In Search of the Generous Economist

“Regenerative industrial design can only be fully realised if it is underpinned by regenerative economic design… and that is currently sorely missing. Making it happen calls for rebalancing the roles of the market, the commons and the state. It calls for redefining the purpose of business and the functions of finance. And it calls for metrics that recognise and reward regenerative success.” (Id.)

Sam Muirhead

Let’s start with the commons. “Sam Muirhead, one of the instigators of the Open Source Circular Economy movement7, believes that circular manufacturing must ultimately be open source because the principles behind open-source design are the strongest fit for the circular economy’s needs. These principles include: modularity (making products with parts that are easy to assemble, disassemble and rearrange); open standards (designing components to a common shape and size); open source (full information on the composition of materials and how to use them); and open data (documenting the location and availability of materials). In all this, transparency is key. (…) These principles give rise to a set of circular business models that work not despite being open source but because they are open source.’ (…) ‘Once you put something in the commons, you can’t take it away,’ he explained, ‘so every single day the knowledge commons grows and becomes more useful. Once people get the idea—and see its circular economy potential—they really want to create solutions for it.’” (Id. pp. 195-197)

Anita Roddick

What about the purpose of business and finance? “The business of business is business” famously quipped Milton Freidman. Yet, not all entrepreneurs agree. Such is the example of Anita Roddick, founder of The Body Shop in 1976. “I want to work for a company that contributes to and is part of the community,” she later explained. “If I can’t do something for the public good, what the hell am I doing?”8 This is what could be called the “living purpose” of a company, and today the most innovative ones are inspired by the same idea that the business of business is to contribute to a thriving world.

Next, regenerative enterprises need the support of financial partners seeking to invest long-term for generating multiple kinds of value—human, social, ecological, cultural, and physical—along with a fair financial return. But current finance culture is still narrowly focused on short-term financial value, which inspires Anita Roddick the following: “I think there’s a fascism attached to financial institutions, which only look at a very unimaginative bottom line. Profit is the law of business: that has to be considered, but not at the expense of human rights, environmental standards and community.”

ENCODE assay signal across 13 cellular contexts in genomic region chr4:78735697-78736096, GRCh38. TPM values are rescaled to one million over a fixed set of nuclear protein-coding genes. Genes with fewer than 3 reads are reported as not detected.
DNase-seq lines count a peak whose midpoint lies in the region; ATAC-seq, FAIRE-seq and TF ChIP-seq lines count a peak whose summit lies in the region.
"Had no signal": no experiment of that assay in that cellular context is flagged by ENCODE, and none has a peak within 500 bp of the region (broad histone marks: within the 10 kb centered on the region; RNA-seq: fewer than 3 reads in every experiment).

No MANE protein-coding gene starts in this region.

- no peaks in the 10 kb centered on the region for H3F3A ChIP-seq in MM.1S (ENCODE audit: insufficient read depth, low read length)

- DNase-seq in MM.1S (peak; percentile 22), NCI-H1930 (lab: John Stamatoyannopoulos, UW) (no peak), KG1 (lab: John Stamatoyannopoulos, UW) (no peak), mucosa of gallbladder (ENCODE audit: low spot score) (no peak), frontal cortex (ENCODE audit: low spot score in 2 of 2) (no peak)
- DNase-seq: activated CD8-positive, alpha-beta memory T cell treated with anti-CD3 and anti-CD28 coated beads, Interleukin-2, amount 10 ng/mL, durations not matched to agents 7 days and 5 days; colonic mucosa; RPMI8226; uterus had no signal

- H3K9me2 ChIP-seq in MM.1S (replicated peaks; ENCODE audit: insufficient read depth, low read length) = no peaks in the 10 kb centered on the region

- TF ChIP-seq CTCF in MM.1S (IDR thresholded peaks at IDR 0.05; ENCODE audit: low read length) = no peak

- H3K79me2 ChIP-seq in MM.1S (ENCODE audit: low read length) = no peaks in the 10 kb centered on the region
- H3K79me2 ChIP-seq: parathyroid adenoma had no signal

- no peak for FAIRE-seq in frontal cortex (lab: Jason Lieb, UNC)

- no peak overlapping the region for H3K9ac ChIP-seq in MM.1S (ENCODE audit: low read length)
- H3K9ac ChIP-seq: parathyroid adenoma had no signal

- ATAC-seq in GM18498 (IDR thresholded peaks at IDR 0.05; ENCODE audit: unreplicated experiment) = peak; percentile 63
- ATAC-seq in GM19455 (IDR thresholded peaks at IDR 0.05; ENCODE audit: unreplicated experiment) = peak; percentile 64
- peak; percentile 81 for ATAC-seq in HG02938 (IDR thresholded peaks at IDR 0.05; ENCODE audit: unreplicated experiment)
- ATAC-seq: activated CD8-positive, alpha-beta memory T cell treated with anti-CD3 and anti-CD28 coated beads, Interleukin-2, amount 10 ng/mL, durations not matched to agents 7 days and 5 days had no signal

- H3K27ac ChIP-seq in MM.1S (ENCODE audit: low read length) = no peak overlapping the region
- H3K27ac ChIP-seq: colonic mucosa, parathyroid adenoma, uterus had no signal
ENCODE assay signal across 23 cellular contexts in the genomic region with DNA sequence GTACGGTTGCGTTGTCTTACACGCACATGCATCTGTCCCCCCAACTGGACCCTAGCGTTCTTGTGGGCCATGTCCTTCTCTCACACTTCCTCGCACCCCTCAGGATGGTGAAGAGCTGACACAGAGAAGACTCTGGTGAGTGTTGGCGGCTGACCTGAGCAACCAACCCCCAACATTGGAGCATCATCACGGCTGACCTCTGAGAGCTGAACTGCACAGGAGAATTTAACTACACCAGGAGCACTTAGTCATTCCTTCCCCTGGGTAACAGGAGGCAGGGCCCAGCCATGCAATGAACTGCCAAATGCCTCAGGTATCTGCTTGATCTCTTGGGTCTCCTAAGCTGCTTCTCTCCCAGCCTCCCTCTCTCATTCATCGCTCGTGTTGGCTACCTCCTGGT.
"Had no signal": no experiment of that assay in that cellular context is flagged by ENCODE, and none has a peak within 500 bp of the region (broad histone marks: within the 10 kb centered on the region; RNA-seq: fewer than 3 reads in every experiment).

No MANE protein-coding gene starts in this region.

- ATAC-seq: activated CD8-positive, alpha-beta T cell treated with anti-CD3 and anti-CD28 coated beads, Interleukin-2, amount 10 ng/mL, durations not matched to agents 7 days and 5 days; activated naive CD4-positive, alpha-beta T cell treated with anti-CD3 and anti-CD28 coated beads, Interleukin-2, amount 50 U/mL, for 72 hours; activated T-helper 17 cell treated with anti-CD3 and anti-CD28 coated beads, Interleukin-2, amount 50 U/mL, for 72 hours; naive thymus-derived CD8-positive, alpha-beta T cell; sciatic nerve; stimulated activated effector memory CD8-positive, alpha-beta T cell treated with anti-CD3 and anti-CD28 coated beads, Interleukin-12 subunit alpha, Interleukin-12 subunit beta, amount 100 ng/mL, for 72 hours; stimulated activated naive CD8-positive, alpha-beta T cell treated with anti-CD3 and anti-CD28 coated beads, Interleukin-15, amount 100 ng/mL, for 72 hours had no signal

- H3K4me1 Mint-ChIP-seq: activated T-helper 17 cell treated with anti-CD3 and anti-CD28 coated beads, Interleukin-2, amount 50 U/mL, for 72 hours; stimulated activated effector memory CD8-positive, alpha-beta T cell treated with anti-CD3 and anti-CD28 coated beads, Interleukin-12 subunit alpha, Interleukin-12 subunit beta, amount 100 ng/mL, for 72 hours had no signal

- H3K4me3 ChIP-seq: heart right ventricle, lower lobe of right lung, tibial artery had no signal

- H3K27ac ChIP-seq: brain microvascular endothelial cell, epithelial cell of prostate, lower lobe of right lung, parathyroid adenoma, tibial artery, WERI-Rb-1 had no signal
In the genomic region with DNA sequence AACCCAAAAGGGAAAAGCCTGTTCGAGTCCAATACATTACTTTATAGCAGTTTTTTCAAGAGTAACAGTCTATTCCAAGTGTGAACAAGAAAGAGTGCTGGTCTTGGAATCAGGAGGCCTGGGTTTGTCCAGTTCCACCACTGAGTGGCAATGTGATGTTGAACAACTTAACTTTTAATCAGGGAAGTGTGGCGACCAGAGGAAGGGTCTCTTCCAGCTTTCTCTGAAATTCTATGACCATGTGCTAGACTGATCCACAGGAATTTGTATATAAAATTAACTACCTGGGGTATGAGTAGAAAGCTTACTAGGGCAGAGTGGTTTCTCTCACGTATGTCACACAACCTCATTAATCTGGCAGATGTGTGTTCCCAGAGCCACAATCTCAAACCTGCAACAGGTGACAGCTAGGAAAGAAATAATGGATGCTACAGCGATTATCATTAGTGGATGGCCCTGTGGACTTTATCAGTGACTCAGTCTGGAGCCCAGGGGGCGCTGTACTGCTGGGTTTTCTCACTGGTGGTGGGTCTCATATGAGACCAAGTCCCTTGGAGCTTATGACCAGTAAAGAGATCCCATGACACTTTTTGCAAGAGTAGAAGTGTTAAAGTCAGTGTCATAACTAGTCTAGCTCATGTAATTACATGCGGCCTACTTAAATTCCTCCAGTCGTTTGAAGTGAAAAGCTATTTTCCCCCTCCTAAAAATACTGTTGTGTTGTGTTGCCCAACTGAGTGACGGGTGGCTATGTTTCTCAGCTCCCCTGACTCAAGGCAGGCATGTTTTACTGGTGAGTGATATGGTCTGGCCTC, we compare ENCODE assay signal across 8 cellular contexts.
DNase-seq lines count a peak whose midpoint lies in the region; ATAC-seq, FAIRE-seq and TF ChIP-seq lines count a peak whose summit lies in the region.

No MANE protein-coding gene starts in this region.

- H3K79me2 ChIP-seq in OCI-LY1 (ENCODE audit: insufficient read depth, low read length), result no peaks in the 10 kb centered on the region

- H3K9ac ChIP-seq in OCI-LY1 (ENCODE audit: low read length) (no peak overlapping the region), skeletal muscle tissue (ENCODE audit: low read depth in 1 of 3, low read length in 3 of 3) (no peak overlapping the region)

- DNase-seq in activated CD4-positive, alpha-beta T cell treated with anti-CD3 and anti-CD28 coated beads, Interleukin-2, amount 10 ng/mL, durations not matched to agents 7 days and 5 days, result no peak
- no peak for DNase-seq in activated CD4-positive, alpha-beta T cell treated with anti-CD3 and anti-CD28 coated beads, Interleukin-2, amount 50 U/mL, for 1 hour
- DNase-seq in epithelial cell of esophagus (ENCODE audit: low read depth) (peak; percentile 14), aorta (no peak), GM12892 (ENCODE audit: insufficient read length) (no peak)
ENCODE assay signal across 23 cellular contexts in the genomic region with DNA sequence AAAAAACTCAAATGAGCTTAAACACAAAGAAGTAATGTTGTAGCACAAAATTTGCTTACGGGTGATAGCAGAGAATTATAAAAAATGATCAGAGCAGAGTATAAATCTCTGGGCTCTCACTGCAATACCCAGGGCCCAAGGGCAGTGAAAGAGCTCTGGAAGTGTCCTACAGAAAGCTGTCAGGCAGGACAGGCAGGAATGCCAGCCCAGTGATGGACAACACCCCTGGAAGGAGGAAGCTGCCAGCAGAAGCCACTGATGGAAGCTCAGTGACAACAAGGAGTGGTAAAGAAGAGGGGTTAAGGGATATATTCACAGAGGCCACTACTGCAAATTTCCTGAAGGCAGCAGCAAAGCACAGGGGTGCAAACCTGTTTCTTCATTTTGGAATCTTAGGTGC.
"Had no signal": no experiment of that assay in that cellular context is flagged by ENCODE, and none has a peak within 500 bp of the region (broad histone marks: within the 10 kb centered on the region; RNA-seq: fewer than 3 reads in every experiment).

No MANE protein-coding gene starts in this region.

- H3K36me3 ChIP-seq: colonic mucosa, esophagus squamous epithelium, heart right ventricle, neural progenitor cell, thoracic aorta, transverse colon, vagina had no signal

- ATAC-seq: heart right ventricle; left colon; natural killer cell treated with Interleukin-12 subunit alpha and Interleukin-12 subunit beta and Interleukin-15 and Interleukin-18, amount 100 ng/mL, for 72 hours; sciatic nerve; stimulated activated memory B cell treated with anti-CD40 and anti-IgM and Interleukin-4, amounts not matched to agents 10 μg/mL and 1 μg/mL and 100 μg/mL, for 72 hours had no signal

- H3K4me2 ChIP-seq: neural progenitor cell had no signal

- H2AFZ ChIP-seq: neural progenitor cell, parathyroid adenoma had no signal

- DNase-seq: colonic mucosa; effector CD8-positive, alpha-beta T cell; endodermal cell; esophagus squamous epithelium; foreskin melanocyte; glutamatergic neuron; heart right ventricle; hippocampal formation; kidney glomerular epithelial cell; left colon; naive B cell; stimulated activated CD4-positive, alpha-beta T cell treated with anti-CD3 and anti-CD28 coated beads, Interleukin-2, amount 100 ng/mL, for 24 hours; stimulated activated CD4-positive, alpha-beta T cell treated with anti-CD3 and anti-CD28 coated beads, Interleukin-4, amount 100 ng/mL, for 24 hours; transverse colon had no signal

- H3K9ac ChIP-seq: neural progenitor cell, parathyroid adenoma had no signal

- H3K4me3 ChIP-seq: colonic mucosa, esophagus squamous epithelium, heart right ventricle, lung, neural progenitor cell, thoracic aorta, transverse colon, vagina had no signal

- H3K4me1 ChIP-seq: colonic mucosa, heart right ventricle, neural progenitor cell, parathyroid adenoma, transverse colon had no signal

John Fullerton

This implies that finance should no longer drive the economy but rather support it by turning savings and credit into productive investments that deliver long-term social and environmental value. This is possible if the global financial system as we know it shrinks, simplifies, diversifies, and deleverages—becoming more resilient in the process rather than ever-prone to speculative bubbles and crashes. According to John Fullerton, a former managing director at JP Morgan, policies for heading in that direction include “separating customers’ deposit accounts from the speculative activities of securities firms; introducing taxes and regulation that make it unprofitable to be too big, too leveraged and too complex; and a global financial transactions tax to rein in high-frequency trading.”9 (Id. pp.199-200)

But even though reining in speculative finance is indispensable, this is just a start. Equally important is to replace it with long-term financial investments. What type of investors could be interested? “State-led development banks have an obvious role here in offering ‘patient capital’ for long-horizon investments such as renewable energy technologies and public transport systems. But there is a role, too, for private investors, ranging from the personal saver to institutional investors such as pension funds and endowment funds. Community banks, credit unions, and ethical banks may sound like small players, but they have taken the lead in this space.” (Id. p. 200)